Aston Martin claims it now has the funding to last at least the next 12 months as part of a new investment into the company that will also result in it entering a works Formula 1 team in 2021.
In a series of announcements this evening (30 March), Aston Martin has now formally confirmed that Racing Point F1 team owner Lawrence Stroll will take over as executive chairman on 20 April. A rights issue has raised £536 million and a further £150m will be made available to the company.
That investment will allow Aston to put the DBX SUV into production imminently after the new St Athan facility returns to operation after its Covid-19-enforced shutdown last week, subject to any delays in the production chain. The first customer deliveries are planned this summer, should the supply chain function as anticipated.
The next 12 months is considered significant for Aston, because the DBX is seen as make-or-break for the company's future. Make a success of it and it will become the firm's biggest-selling model with likely the largest profit margins. Failure would put the very future of the company at risk, given the huge investment needed to realise not just the car but also the St Athan factory in which it will be built.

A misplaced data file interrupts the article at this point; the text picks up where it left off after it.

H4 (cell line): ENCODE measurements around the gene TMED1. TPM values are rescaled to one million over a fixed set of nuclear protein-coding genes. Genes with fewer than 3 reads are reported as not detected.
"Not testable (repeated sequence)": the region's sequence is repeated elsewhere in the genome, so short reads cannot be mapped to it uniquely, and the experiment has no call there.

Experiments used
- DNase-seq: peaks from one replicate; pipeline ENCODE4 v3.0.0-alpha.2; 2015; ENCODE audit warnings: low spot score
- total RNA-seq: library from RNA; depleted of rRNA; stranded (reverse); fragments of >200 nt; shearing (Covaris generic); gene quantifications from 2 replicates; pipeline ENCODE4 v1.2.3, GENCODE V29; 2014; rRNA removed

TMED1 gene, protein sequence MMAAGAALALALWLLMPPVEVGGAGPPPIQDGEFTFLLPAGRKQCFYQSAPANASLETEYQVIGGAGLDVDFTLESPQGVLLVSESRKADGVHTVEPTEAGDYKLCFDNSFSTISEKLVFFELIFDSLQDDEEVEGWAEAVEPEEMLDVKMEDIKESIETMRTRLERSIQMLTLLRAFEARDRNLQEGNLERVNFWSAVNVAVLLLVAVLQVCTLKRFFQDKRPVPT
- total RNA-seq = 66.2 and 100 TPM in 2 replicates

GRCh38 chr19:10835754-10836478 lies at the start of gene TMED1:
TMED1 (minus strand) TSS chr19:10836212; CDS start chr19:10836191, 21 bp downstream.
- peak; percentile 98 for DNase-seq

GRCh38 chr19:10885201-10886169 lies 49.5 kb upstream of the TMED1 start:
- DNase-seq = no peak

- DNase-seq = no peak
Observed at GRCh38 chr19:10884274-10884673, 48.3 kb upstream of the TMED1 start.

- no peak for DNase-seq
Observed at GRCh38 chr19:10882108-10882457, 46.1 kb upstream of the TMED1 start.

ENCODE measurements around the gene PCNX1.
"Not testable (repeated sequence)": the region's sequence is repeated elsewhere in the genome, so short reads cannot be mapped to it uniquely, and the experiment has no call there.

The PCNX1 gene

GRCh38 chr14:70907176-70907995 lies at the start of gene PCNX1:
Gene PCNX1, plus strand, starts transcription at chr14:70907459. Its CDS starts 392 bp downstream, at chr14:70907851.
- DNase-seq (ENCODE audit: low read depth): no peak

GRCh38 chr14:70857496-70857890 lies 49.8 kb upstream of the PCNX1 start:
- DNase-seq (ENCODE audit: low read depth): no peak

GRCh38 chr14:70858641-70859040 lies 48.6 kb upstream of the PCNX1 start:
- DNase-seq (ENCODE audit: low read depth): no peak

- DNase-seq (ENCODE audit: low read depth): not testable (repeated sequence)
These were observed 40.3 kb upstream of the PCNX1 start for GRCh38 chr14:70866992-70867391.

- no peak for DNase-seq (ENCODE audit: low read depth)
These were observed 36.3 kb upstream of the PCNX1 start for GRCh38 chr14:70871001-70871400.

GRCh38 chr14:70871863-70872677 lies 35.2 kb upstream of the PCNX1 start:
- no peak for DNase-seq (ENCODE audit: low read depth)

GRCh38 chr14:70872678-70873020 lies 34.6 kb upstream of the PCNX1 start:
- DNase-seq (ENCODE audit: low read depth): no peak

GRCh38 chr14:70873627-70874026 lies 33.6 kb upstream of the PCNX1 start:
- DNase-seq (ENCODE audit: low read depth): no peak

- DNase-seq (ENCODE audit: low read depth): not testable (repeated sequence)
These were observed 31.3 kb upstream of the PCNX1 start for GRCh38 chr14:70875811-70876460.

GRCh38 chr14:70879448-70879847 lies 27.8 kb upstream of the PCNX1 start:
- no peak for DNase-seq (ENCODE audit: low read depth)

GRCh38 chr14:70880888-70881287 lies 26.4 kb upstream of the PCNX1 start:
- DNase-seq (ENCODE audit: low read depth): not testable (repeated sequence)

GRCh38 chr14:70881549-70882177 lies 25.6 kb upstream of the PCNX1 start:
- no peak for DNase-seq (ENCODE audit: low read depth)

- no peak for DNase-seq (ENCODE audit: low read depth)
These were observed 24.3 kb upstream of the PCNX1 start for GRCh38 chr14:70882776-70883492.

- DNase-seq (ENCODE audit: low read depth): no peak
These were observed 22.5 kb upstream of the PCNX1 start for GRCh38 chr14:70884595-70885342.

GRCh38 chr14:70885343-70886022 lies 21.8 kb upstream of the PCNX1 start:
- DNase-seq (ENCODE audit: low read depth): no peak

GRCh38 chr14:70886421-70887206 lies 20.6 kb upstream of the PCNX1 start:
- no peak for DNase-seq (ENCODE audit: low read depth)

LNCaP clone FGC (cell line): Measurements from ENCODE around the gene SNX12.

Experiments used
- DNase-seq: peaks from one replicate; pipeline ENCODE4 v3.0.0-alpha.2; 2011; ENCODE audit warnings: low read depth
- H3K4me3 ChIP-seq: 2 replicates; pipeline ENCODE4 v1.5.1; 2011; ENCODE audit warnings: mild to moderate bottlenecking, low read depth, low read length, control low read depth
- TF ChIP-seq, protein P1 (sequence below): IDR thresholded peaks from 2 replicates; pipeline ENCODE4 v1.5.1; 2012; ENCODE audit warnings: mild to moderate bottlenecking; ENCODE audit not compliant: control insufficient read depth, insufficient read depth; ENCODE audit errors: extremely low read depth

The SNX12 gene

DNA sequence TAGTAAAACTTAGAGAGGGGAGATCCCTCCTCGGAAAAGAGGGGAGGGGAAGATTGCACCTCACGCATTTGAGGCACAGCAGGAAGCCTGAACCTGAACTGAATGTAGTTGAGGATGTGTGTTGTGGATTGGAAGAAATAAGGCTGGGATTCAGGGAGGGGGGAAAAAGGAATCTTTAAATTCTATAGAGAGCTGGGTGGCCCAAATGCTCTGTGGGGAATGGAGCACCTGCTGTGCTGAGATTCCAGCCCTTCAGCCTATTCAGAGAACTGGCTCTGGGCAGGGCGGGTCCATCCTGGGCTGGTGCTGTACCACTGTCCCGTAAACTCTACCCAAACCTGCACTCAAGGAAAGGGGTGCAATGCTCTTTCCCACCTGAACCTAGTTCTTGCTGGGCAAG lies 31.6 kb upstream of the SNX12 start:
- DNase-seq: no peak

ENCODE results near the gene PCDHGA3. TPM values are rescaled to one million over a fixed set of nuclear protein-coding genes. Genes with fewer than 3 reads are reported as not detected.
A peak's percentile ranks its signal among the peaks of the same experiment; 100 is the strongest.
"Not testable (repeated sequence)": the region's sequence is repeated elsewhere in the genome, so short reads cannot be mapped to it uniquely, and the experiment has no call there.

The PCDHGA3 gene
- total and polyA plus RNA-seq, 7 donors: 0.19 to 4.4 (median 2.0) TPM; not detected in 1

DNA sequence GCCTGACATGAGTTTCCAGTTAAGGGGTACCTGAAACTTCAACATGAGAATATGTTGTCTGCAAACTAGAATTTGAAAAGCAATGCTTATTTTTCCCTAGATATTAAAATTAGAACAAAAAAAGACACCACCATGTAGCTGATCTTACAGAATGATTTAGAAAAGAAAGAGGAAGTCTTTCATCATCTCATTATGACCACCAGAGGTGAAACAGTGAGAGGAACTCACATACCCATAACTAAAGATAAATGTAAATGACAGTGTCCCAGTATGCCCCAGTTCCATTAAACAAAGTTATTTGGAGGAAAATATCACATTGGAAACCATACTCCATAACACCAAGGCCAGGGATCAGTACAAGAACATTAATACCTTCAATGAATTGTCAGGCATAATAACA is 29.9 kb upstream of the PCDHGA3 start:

But while confirming the deal, Aston Martin Lagonda Ltd warned in a statement: "Taking into account the proceeds of the capital raise, the Company is of the opinion that the Group does not have sufficient working capital to meet its requirements for 12 months following the publication of the Original Prospectus."
Since the prospectus including details of Stroll's investment was published, the global pandemic has heavily impacted Aston. The firm said the resulting uncertainty raises questions over its future financial position - and makes the success of the DBX even more critical.
The investment from Stroll's so-called Yew Tree consortium stands at a total of £262 million, £171m of which has come today as part of the rights issue. The balance has come from existing company shareholders.
Aston's share price has been in freefall ever since its stock market launch at £19 per share towards the end of 2018. It fell another 18% today to finish at £2.26 per share before this deal was announced. It has tonight said that it would not have the funds to meet the 12 months of investment needed in its previous financial plan announced on 13 March due to the dramatic impact Covid-19 is having on its business.
Stroll, who replaces outgoing chair Penny Hughes, gave little detail on the plans to enter F1 as a works team, but it's expected to be a renaming of his Racing Point squad. Aston's title sponsorship of Red Bull Racing ends this year, although the two remain committed to bringing the co-developed Valkyrie hypercar into production this year.